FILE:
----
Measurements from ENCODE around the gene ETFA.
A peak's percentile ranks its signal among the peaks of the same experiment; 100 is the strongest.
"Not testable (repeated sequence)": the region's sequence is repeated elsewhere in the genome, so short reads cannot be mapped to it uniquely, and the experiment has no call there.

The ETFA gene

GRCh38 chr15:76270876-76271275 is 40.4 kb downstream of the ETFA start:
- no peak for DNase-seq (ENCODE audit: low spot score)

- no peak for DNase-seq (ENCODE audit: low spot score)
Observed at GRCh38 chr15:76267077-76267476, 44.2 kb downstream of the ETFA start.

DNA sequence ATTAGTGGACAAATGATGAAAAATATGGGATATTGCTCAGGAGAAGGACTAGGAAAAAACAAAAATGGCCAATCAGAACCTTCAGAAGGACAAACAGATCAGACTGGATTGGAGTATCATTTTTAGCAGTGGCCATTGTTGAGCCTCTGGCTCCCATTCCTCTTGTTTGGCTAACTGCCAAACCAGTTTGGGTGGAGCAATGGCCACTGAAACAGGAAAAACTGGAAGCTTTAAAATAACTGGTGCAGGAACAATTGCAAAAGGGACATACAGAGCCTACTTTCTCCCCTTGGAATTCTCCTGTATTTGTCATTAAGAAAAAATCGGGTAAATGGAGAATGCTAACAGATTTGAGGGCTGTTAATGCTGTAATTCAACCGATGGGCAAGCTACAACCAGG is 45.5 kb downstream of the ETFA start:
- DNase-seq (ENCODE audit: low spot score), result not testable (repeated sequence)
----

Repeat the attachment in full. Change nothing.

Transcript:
Measurements from ENCODE around the gene ETFA.
A peak's percentile ranks its signal among the peaks of the same experiment; 100 is the strongest.
"Not testable (repeated sequence)": the region's sequence is repeated elsewhere in the genome, so short reads cannot be mapped to it uniquely, and the experiment has no call there.

The ETFA gene

GRCh38 chr15:76270876-76271275 is 40.4 kb downstream of the ETFA start:
- no peak for DNase-seq (ENCODE audit: low spot score)

- no peak for DNase-seq (ENCODE audit: low spot score)
Observed at GRCh38 chr15:76267077-76267476, 44.2 kb downstream of the ETFA start.

DNA sequence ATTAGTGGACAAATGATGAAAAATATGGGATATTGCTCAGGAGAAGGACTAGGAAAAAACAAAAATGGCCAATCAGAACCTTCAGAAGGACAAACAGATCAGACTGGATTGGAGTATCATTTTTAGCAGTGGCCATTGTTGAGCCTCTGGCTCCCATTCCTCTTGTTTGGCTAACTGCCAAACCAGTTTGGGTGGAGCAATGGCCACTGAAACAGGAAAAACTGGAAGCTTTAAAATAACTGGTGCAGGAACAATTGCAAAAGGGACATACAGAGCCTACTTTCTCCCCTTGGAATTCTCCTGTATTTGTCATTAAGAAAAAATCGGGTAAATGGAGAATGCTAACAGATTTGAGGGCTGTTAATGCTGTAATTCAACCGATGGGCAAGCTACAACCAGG is 45.5 kb downstream of the ETFA start:
- DNase-seq (ENCODE audit: low spot score), result not testable (repeated sequence)